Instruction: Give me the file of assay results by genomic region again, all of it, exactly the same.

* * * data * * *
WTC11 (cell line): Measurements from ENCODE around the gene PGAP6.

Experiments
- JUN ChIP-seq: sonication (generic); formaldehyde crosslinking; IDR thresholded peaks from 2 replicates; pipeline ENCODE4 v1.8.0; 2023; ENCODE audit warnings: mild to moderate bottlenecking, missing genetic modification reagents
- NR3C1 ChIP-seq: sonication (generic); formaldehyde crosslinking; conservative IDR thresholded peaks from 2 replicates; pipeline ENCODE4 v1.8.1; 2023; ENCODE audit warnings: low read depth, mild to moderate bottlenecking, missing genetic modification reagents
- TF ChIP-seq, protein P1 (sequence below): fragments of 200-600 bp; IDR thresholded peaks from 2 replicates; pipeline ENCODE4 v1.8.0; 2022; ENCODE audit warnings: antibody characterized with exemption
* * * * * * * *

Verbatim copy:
WTC11 (cell line): Measurements from ENCODE around the gene PGAP6.

Experiments
- JUN ChIP-seq: sonication (generic); formaldehyde crosslinking; IDR thresholded peaks from 2 replicates; pipeline ENCODE4 v1.8.0; 2023; ENCODE audit warnings: mild to moderate bottlenecking, missing genetic modification reagents
- NR3C1 ChIP-seq: sonication (generic); formaldehyde crosslinking; conservative IDR thresholded peaks from 2 replicates; pipeline ENCODE4 v1.8.1; 2023; ENCODE audit warnings: low read depth, mild to moderate bottlenecking, missing genetic modification reagents
- TF ChIP-seq, protein P1 (sequence below): fragments of 200-600 bp; IDR thresholded peaks from 2 replicates; pipeline ENCODE4 v1.8.0; 2022; ENCODE audit warnings: antibody characterized with exemption